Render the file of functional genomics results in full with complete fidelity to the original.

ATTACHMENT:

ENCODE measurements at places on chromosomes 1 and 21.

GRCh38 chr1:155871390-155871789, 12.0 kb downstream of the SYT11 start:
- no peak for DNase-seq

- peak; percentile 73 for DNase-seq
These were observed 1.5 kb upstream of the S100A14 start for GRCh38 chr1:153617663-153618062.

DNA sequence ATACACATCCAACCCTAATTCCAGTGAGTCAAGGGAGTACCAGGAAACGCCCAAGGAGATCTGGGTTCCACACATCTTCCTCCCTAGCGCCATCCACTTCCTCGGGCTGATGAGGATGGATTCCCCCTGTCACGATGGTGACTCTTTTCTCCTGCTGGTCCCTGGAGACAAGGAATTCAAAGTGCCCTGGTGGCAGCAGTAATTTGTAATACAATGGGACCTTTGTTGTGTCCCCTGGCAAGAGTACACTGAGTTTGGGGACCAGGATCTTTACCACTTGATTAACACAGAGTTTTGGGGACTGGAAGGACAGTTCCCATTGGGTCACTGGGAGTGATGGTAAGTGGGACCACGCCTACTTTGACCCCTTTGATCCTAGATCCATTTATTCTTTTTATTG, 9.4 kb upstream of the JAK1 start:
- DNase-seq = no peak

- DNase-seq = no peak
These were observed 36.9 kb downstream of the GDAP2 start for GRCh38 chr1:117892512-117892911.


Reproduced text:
ENCODE measurements at places on chromosomes 1 and 21.

GRCh38 chr1:155871390-155871789, 12.0 kb downstream of the SYT11 start:
- no peak for DNase-seq

- peak; percentile 73 for DNase-seq
These were observed 1.5 kb upstream of the S100A14 start for GRCh38 chr1:153617663-153618062.

DNA sequence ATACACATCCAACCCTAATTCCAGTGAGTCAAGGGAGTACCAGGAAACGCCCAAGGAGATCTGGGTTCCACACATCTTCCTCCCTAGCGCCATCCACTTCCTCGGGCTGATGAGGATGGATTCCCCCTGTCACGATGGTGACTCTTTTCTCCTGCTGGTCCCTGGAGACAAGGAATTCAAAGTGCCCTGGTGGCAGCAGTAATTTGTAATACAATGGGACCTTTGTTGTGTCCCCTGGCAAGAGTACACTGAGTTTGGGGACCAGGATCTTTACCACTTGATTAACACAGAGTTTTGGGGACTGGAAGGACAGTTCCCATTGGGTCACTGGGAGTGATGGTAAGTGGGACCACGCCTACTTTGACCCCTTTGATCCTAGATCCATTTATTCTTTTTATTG, 9.4 kb upstream of the JAK1 start:
- DNase-seq = no peak

- DNase-seq = no peak
These were observed 36.9 kb downstream of the GDAP2 start for GRCh38 chr1:117892512-117892911.